New Apartment: One Giant Step



The Privilege in My Job Hunt

I have spent a lot of time recently applying for jobs.  As I answer the plethora of standard application questions, I have started to realize how much privilege I have in this job-hunting process.  First of all, my mother has made it very clear that if I could not find work or enough work then I can always live with her.  Second, my mom and other family members support me financially, so I have never had to worry about going without gas, without paying a bill, without food or without shelter.  Don’t get me wrong, I still budget, a lot.  I am very careful about spending money and I always look for the cheapest deal.  However, if I needed or even wanted something, all I need to do is ask.  I actually have to tell my family not to buy some things because I don’t need or want them (and yet sometimes I still end up with these things.)

Aside from falling back on my family, I have a great deal of privilege.  I have a college education from a ridiculously expensive university (and I only have a relatively small amount of student loans to pay back.)  I could afford to pay for all that goes into getting my LSW.  As someone born in the United States, I have a social security number that I can just whip out.  I never have to worry about checking the US citizen box.  When it comes to driving records, I never have to worry about my driving history.  I don’t have a criminal record.  I don’t usually have to worry what people will think or how they will react if they know that I am white or a Christian.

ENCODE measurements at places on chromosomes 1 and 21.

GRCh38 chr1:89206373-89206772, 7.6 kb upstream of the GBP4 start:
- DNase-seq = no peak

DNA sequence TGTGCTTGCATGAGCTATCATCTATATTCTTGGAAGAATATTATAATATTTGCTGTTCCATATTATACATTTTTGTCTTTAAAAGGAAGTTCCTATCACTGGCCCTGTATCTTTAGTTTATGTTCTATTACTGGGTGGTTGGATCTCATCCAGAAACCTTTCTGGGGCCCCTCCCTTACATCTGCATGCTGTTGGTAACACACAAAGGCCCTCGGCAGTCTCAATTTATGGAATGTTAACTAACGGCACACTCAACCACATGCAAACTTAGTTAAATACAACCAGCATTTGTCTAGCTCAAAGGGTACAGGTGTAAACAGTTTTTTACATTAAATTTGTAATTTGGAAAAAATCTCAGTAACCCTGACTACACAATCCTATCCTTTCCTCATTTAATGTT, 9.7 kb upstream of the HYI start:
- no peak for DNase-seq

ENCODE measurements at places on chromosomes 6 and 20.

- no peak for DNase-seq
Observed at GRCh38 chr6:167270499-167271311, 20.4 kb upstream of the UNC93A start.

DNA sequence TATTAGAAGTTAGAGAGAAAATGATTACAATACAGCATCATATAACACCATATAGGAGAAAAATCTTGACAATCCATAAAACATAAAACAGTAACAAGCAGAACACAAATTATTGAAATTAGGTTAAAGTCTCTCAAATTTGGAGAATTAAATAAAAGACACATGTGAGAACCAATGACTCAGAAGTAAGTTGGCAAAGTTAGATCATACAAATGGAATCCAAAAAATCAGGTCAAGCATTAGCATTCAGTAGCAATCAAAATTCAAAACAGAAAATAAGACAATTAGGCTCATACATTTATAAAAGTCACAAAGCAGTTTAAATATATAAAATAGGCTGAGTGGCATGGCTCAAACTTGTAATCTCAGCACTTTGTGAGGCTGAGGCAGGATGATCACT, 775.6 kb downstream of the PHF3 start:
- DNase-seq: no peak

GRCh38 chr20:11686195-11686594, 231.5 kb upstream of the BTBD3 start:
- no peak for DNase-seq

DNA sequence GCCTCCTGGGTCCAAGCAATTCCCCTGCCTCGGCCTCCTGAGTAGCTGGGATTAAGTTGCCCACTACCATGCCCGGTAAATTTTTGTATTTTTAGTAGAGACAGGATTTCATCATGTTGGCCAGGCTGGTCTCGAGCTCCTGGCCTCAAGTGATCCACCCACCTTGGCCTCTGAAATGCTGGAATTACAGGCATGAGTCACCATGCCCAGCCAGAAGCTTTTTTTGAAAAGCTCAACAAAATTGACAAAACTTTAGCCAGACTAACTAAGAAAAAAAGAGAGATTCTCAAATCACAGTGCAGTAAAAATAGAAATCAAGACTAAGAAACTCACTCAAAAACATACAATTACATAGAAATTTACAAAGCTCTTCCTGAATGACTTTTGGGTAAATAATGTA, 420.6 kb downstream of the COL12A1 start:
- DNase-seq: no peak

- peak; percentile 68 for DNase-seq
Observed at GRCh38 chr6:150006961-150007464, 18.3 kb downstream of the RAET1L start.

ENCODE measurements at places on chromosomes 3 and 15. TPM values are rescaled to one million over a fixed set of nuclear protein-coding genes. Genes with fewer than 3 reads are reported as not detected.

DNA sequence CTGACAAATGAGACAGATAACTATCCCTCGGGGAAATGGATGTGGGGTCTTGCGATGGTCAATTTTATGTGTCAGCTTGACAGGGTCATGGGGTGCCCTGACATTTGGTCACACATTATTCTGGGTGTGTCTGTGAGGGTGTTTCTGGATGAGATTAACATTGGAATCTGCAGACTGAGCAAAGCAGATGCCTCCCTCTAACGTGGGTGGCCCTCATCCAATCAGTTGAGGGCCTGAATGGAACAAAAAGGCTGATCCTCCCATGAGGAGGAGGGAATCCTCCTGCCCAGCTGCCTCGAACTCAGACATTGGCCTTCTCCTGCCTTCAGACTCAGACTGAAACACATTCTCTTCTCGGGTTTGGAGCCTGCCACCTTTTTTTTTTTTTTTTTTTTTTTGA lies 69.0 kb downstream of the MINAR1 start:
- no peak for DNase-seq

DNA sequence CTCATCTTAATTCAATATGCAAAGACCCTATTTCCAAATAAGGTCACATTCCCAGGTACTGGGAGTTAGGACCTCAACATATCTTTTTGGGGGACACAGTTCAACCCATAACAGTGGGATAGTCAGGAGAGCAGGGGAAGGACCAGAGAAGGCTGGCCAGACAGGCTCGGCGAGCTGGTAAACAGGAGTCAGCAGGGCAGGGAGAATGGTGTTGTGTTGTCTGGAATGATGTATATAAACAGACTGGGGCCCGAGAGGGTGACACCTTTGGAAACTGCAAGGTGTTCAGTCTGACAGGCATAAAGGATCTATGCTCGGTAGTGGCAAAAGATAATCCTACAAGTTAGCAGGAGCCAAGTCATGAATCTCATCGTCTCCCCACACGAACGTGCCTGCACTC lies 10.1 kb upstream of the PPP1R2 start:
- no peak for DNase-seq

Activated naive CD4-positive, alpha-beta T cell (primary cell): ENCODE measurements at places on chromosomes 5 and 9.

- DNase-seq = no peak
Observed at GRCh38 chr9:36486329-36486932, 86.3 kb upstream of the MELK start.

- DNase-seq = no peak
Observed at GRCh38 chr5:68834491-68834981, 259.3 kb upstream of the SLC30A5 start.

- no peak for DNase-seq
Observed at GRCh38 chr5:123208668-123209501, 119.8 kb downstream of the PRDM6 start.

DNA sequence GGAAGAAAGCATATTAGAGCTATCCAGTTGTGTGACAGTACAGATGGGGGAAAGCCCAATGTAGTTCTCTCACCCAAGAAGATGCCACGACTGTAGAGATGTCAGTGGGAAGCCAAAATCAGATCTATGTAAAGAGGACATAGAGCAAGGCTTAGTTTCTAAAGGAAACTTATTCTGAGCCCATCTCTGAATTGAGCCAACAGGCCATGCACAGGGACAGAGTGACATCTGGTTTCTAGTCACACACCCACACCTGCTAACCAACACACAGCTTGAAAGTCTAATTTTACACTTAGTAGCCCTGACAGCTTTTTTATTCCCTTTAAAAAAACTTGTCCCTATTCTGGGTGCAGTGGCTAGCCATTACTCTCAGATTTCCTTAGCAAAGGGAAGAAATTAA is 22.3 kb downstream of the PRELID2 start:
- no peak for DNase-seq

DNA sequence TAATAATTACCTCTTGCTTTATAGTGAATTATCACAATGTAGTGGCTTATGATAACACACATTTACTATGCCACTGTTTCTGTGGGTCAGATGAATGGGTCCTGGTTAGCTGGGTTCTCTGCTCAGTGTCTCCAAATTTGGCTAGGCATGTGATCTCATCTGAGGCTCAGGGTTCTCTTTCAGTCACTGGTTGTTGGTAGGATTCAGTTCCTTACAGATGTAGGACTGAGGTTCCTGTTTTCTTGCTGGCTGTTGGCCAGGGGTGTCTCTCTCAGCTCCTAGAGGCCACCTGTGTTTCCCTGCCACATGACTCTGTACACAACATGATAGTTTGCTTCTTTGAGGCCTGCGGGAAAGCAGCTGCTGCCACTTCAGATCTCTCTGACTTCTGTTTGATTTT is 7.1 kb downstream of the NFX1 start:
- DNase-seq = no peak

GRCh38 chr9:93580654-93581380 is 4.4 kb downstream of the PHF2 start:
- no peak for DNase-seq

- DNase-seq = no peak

I am not saying that looking for a job has been a breeze.  Just look at my Facebook page… you will see that I have been FREAKING OUT over how frustrating it has been to find a job and I don’t even have a job yet.

My point is this:  When it is this hard to find employment with privilege, it is that much harder for individuals who because of where they were born, what family they were born into or other factors that they had no control over do not share the same privilege that I do.

When we see someone struggling to find employment, feed their kids, stay off the streets, make rent… let’s not just tell them to get a job.  Instead, let’s work together to address the inequality and privilege in this country so that all people have the same opportunity to find meaningful and adequate employment.